Wednesday, January 12, 2011

Things that are Bugging Me More & More Lately: The Grammar Edition

We all have things that drive us crazy. And we all do things that drive other people crazy. It’s called “being human”. I for one am all over the being human thing, and do my best to let others be human in their own ways.

However, there are some things that people just really shouldn’t do. They shouldn’t do these things for two reasons. First, these things are wrong. Second, when enough people do these wrong things on a regular enough basis, they become accepted as right things.

I have given up on hearing the word “culinary” pronounced correctly outside of my own home. My sister is beginning to feel the same way about “foyer”. Granted, we were raised to set our sights high, but there comes a time when the towel must be thrown in for the sake of sanity.

So I let “kuhl-uh-naree” go when I hear it these days. It’s just not worth it. The rest of this post is dedicated to the things that I will let go only when my dying breath forces me to conserve my strength long enough to tell my loved ones how much they mean to me. The gloves are off now. I am far too annoyed to continue ignoring any of the following:

Things That Are Just Not Right

EVERYDAY – This is not the group of seven that forms a week. This is an adjective. It means “commonplace”. You can do something in an everyday manner, but you do not do it everyday, you do it every day.

ACCEPTED vs. EXCEPTED – Frankly I find it really disturbing to see these two words misused as often as I do since, not only are the spellings completely different, they do not mean even close to the same thing. You do not except things the way they are, you accept them. Or, you can take exception and not accept them. If you’re feeling particularly feisty, you can accept all of them except the exceptions which do not merit your acceptance.

DEFINATELY – This is not a word. Please stop using it as though it is. Whatever it is you are referring to is not definate, it is definite. Definitely definite.

IRREGARDLESS – Webster’s, Oxford, and can all kiss my grammatically conscientious ass. This is not “nonstandard”, this is not “informal”, this is just wrong. Stop putting labels on it that make it sound like it’s okay to use under the right circumstances. It isn’t. Ever.

Words That Are Not Verbs

Here’s a hint to help you determine if a word is a verb; if you can’t add “ed” to the end of it to use it in the past tense, it probably isn’t. Now, this rule won’t always apply, but a little bit of common sense will take you a long way with words like:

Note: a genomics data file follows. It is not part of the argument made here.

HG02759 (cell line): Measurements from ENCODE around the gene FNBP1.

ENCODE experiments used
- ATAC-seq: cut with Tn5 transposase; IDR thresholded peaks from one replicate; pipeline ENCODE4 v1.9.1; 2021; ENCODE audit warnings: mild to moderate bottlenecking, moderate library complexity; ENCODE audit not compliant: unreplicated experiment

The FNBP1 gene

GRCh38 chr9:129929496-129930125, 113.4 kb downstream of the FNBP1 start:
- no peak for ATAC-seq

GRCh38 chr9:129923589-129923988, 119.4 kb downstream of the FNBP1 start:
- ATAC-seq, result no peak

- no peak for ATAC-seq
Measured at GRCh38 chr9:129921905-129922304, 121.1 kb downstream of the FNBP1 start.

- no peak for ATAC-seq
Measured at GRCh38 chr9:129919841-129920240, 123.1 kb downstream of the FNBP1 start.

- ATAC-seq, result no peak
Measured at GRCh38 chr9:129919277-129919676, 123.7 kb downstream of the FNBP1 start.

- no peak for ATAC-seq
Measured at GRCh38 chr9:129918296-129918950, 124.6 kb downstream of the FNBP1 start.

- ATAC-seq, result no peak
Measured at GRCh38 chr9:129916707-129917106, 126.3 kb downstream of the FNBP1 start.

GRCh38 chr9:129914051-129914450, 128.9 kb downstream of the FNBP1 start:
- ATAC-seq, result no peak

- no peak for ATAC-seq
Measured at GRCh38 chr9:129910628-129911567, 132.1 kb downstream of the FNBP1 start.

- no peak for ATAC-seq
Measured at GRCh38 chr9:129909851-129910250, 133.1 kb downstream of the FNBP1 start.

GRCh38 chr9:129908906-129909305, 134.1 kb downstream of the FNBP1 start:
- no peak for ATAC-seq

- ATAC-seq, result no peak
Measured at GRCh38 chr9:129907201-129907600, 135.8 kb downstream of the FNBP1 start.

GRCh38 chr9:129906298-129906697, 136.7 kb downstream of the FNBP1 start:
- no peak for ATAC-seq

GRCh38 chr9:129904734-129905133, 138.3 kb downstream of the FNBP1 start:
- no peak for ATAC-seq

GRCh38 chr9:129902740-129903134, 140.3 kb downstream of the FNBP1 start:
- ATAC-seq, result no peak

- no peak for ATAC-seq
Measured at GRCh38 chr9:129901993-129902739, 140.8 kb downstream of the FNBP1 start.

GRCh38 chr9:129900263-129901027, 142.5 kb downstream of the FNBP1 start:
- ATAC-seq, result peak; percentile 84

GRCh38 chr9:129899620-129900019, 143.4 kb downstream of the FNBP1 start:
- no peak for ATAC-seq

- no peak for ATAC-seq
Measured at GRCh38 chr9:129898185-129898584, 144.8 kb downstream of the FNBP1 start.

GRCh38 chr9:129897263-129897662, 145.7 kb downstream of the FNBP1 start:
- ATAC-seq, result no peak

WORKOUT – You can do an aerobic workout, but you do not workout aerobically. You work out. You did not workouted this morning. You worked out.

BACKUP – You make a backup copy. You have a backup plan. You do not backup your data, you back up your data. You did not backupped your data last week.

LOGIN – You have a login ID. You did not just use it when you loginned to your account. You logged in using your login. You will log in again tomorrow, using the same login.

Is That Your Welcome?

YOUR vs. YOU’RE – These are not interchangeable. One is about ownership. One is about a state of being. When in doubt, talk it out. Do you mean “YOU ARE welcome/great/silly/an asshole”? Then use “you’re”. I know, it’s another letter and an apostrophe. As you suffer through those extra keystrokes, take a moment to gloat. That’s your right when you’re right.

ITS vs. IT’S – see above.

THEIR vs. THERE vs. THEY’RE – A little more tricky, but really, how difficult is it to keep them straight?
Their – belonging to them
There – in that place
They’re – they are, again with the apostrophe being a none-too-subtle giveaway

This concludes today’s episode of Things that are Bugging Me More & More Lately. Please feel free to leave your own personal grammar pet peeves in the comments.


  1. i asked jerry about this one of the evenings we were druping: when you end a sentence with a quote, do you put the period inside the quotes, or outside? we both agreed that unless the quote ended with a period, you put the period on the outside, because it just makes sense.

    i guess this kind of goes against your rants, since technically, it's "supposed" to be the other way around. :/

  2. I ALWAYS put my punctuation outside of my quotes. The quotation marks are there to enclose whatever I'm quoting, and the punctuation is there to enclose the sentence. So, no, that certainly doesn't go against anything I rant against or believe.

  3. Right on, I do dig this one! I mess up the "everyday" and "every day" almost every day, but I'm trying not to make an everyday thing of it. ;)

  4. The fact that you actually know the difference well enough to joke about it means you are far from a lost cause, my friend ;)

  5. I have stayed up far too late today reading your blog, and am absolutely loving it. The grammar rule that drives me the looniest is "affect" vs. "effect". And I keep seeing it EVERYWHERE. I saw it on a website at work - specifically, the one for creating help tickets for computer problems. I thought I was going to cry.

  6. You know, it's funny you should cite that particular example in that context. You may get a chuckle out of this

    The one that I've been seeing more and more often is people talking about "baited breath". Well, folks, stop eating worms. Problem solved.